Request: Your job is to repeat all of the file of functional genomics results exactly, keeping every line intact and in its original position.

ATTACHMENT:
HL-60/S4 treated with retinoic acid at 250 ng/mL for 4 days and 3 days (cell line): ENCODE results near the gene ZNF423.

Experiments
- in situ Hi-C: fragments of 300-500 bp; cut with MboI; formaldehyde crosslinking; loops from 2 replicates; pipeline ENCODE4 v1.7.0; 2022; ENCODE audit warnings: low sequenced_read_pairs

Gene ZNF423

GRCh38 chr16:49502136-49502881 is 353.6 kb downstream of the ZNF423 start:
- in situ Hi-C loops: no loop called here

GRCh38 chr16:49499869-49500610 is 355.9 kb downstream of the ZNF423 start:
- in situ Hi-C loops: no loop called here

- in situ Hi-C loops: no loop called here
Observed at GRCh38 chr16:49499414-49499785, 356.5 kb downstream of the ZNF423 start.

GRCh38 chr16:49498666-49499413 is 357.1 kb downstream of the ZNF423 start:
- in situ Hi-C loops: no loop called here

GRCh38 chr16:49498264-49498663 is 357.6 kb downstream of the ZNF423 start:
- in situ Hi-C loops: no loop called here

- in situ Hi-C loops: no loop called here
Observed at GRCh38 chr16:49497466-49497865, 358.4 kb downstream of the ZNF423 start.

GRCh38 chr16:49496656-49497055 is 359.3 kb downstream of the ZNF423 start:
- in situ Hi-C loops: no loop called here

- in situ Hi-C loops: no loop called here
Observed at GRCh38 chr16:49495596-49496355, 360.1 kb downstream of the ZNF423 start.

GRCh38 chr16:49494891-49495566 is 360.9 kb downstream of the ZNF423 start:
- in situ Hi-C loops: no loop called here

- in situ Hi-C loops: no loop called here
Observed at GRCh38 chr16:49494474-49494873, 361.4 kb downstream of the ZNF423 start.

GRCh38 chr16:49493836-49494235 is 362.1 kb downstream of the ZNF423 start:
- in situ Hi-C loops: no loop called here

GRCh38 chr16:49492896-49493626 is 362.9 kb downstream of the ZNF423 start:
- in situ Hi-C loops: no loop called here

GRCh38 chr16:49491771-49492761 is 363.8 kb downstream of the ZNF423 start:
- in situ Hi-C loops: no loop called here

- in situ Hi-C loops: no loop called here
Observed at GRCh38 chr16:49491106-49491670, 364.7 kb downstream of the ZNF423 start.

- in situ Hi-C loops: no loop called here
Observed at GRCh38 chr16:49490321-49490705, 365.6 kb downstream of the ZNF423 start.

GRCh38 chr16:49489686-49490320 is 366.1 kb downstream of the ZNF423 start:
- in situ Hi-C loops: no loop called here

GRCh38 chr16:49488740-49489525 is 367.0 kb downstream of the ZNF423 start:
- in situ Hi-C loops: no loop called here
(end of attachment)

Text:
HL-60/S4 treated with retinoic acid at 250 ng/mL for 4 days and 3 days (cell line): ENCODE results near the gene ZNF423.

Experiments
- in situ Hi-C: fragments of 300-500 bp; cut with MboI; formaldehyde crosslinking; loops from 2 replicates; pipeline ENCODE4 v1.7.0; 2022; ENCODE audit warnings: low sequenced_read_pairs

Gene ZNF423

GRCh38 chr16:49502136-49502881 is 353.6 kb downstream of the ZNF423 start:
- in situ Hi-C loops: no loop called here

GRCh38 chr16:49499869-49500610 is 355.9 kb downstream of the ZNF423 start:
- in situ Hi-C loops: no loop called here

- in situ Hi-C loops: no loop called here
Observed at GRCh38 chr16:49499414-49499785, 356.5 kb downstream of the ZNF423 start.

GRCh38 chr16:49498666-49499413 is 357.1 kb downstream of the ZNF423 start:
- in situ Hi-C loops: no loop called here

GRCh38 chr16:49498264-49498663 is 357.6 kb downstream of the ZNF423 start:
- in situ Hi-C loops: no loop called here

- in situ Hi-C loops: no loop called here
Observed at GRCh38 chr16:49497466-49497865, 358.4 kb downstream of the ZNF423 start.

GRCh38 chr16:49496656-49497055 is 359.3 kb downstream of the ZNF423 start:
- in situ Hi-C loops: no loop called here

- in situ Hi-C loops: no loop called here
Observed at GRCh38 chr16:49495596-49496355, 360.1 kb downstream of the ZNF423 start.

GRCh38 chr16:49494891-49495566 is 360.9 kb downstream of the ZNF423 start:
- in situ Hi-C loops: no loop called here

- in situ Hi-C loops: no loop called here
Observed at GRCh38 chr16:49494474-49494873, 361.4 kb downstream of the ZNF423 start.

GRCh38 chr16:49493836-49494235 is 362.1 kb downstream of the ZNF423 start:
- in situ Hi-C loops: no loop called here

GRCh38 chr16:49492896-49493626 is 362.9 kb downstream of the ZNF423 start:
- in situ Hi-C loops: no loop called here

GRCh38 chr16:49491771-49492761 is 363.8 kb downstream of the ZNF423 start:
- in situ Hi-C loops: no loop called here

- in situ Hi-C loops: no loop called here
Observed at GRCh38 chr16:49491106-49491670, 364.7 kb downstream of the ZNF423 start.

- in situ Hi-C loops: no loop called here
Observed at GRCh38 chr16:49490321-49490705, 365.6 kb downstream of the ZNF423 start.

GRCh38 chr16:49489686-49490320 is 366.1 kb downstream of the ZNF423 start:
- in situ Hi-C loops: no loop called here

GRCh38 chr16:49488740-49489525 is 367.0 kb downstream of the ZNF423 start:
- in situ Hi-C loops: no loop called here